While preparing a figure for a review article on innate sensing of RNA, I realized that the image was taking on facial features. I thought the readers of virology blog might be amused by the image that I created. Click on the thumbnail at left for a larger view. Now you know that I have a sense of humor!
The ‘eyebrow’ is a molecule of double-stranded RNA, typically produced in some virus-infected cells. These RNAs are detected in the cell cytoplasm by two proteins, RIG-I and MDA5 (the ‘eyes’). When these innate sensor proteins bind RNA, they trigger a signal transduction cascade that ultimately leads to activation of transcription proteins and induction of interferon mRNA synthesis. This signal transduction cascade requires interaction of RIG-I and MDA5 with a protein called IPS-1 that is located in the outer membrane of the mitochondrion (the mouth and teeth).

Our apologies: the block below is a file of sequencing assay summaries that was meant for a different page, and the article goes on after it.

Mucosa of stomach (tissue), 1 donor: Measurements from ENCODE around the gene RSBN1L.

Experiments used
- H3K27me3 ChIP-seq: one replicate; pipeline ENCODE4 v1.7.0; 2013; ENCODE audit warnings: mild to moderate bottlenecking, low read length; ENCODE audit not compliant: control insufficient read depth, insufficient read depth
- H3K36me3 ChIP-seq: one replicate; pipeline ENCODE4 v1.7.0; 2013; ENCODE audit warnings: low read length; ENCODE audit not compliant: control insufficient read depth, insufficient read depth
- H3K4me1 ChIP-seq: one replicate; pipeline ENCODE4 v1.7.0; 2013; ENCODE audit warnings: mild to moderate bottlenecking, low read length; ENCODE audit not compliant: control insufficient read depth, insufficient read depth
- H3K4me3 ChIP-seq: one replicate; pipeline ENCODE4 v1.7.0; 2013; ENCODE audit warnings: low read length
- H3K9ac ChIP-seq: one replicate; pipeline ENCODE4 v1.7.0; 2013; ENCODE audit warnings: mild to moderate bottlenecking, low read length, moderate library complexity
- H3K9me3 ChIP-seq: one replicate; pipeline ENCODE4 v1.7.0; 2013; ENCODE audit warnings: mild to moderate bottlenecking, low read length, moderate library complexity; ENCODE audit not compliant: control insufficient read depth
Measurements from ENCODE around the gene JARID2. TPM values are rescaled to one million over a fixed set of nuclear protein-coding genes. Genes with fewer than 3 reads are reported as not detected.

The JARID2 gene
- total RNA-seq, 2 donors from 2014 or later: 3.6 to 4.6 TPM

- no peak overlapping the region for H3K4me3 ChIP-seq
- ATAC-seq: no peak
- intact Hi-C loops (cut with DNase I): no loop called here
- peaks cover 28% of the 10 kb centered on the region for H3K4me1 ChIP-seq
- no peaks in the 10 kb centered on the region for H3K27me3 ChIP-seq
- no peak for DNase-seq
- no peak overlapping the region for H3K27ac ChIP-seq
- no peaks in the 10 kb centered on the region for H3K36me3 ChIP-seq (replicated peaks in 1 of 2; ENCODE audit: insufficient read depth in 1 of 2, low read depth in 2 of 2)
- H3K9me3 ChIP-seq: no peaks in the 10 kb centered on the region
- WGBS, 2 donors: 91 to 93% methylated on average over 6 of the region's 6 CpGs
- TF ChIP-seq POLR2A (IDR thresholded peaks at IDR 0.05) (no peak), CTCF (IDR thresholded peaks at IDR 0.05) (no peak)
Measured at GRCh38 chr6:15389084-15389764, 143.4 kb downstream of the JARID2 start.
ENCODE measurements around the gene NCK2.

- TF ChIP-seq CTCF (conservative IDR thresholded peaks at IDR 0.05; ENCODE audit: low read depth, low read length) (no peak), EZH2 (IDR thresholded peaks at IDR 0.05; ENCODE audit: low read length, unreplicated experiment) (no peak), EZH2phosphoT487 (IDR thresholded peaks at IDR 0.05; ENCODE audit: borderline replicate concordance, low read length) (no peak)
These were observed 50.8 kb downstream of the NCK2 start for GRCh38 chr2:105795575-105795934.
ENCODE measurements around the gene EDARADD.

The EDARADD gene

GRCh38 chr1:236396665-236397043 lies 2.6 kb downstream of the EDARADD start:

We’ll certainly cover the topic of innate sensing of viral RNA in more detail in future posts. For now, have a laugh and a good weekend.
Who said that learning science can’t be enjoyable?